Ps 16:4 says, “Their sorrows shall be multiplied that hasten after another god.” We can see a perfect New Testament example of just such a man.
In Lk 18:18-25 a young rich man came to Jesus and wanted eternal life. When he asked the Lord how to inherit eternal life, the Lord told him to keep the commandments [Matt 19:17]. When the rich man asked which ones, Jesus told him to keep the all the commandments beginning with “Honor thy father and thy mother.” He also added, “Defraud not,” [Mk 10:19; Lev 19:13] and “Thou shalt love thy neighbor as thyself,” [Matt 19:19; Lev 19:18]. He didn’t mention the tenth commandment, though. He didn’t say anything about “Thou shalt not covet.” Jesus didn’t mention the first commandment, “Thou shalt have no other gods before me,” either.
It turns out that this young man’s possessions were his god [Lk 12:15]. When Jesus told him to get rid of his possessions, as a condition of inheriting eternal life, he went away sorrowful. It didn’t matter that Jesus said, “thou shalt have treasure in heaven.” The problem with this young man is that he trusted his riches for his life down here [Mk 10:24].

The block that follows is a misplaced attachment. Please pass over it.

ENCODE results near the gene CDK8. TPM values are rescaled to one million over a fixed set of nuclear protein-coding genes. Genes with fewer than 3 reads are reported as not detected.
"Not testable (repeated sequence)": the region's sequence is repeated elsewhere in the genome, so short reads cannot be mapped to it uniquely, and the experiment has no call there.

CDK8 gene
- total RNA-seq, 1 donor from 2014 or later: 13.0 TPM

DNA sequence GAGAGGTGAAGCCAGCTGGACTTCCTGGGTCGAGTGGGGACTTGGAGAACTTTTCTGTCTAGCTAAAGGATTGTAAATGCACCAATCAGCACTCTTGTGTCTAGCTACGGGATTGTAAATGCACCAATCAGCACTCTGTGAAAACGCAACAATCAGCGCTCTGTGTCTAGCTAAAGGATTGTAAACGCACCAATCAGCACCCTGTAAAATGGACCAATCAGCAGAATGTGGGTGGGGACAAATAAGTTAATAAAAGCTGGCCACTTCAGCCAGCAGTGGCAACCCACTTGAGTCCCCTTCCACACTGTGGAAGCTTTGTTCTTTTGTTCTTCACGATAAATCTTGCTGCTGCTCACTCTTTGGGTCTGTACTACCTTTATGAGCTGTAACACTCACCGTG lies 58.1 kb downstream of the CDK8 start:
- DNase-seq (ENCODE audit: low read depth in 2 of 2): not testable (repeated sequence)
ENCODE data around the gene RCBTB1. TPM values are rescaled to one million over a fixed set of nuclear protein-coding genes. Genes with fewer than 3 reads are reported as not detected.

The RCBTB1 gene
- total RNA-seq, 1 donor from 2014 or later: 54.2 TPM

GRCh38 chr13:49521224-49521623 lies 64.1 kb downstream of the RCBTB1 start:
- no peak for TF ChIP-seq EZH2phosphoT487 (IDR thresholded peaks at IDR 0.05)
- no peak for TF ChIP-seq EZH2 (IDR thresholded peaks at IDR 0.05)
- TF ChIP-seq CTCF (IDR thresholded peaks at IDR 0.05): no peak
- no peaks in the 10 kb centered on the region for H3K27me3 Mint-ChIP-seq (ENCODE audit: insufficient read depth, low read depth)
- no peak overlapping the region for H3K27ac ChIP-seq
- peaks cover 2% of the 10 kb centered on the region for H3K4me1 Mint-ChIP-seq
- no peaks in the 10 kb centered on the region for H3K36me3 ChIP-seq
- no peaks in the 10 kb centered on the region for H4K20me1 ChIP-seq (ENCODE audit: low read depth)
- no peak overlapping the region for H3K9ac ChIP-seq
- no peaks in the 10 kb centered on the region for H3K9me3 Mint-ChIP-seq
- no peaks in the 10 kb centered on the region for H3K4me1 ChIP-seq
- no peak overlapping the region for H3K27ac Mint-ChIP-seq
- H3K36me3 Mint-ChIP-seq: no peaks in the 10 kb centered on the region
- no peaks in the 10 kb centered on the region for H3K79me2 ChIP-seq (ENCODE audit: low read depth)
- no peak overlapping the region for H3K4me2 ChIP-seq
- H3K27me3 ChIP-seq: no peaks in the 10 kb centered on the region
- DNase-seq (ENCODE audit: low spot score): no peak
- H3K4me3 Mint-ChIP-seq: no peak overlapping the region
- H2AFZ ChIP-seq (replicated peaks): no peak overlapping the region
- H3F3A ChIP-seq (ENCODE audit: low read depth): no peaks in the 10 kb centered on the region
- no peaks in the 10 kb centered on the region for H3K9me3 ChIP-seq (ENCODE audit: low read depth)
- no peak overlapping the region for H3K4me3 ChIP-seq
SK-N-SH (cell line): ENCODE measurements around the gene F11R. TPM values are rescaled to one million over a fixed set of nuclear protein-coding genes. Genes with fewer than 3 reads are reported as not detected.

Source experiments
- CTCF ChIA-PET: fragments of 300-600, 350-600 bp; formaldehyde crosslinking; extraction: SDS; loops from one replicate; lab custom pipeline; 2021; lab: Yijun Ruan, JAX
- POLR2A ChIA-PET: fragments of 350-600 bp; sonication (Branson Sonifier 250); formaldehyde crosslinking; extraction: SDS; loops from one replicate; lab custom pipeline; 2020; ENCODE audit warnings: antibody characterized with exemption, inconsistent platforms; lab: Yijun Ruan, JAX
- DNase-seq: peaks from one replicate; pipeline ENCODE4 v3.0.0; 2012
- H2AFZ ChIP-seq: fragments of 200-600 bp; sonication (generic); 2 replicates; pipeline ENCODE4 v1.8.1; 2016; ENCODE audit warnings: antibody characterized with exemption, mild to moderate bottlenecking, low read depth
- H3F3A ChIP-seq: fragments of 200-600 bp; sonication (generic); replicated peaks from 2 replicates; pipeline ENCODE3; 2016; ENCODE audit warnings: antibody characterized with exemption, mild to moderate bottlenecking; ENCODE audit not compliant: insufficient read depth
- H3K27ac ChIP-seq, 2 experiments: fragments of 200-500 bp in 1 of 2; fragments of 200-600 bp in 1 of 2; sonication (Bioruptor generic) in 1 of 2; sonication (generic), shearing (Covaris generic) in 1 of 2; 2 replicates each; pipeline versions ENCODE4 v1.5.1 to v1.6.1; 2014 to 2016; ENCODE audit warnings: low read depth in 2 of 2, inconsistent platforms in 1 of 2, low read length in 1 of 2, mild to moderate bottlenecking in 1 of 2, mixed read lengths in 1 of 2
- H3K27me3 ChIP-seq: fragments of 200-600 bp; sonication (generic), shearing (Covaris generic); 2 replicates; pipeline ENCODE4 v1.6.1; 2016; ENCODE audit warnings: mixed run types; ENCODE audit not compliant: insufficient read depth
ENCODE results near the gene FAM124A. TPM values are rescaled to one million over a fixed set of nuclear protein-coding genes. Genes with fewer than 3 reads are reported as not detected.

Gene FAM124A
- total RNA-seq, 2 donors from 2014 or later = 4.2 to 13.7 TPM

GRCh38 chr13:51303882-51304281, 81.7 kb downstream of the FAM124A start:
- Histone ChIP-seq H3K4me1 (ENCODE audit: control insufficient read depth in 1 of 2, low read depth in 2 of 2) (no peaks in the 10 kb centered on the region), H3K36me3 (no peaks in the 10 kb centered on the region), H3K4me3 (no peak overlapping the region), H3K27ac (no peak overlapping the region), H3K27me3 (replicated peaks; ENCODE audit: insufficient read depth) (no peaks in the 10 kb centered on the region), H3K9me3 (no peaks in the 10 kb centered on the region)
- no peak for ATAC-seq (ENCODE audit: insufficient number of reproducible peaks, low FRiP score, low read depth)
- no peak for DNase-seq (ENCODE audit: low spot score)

In 1 Tim 6:17, we were told not to trust in uncertain riches. Obviously, riches are uncertain and are, therefore, not trustworthy.
If you have lost money or wealth during the recent financial response to coronavirus, and you are sorrowful, do you know what you have just discovered? You just realized that money had become a god to you. Our money says In God We Trust. It’s easy for us to trust the money. “A rich man’s wealth is his strong city,” Solomon said. I’m wondering if you were trusting God or the money. You’ll know by the sorrow you feel at the current loss of wealth.
I’m sure if money or wealth had come between you and God, it was inadvertent. I’m sure you weren’t even conscious of it until you realized that the sorrow you’re feeling is an indication that your wealth had become “another god,” [Ps 16:4] to you. 1 Tim 6:10, says when you covet money, you err from the faith and are pierced through with many sorrows. Ps 16:4 says that their sorrows shall be multiplied.
Often the Lord will have to take something away from you down here to draw you closer to him up there. If God has to rattle your trust in money a little to get you to fully trust him, that’s a good thing. In Prov 30:7-9, Agur was very concerned that if the Lord gave him riches, he would deny the Lord. He didn’t want that. And we shouldn’t either.
Therefore, if wealth has become “another god” to you, admit it and repent of this. And then return to God. Trust in the living God [1 Tim 6:17].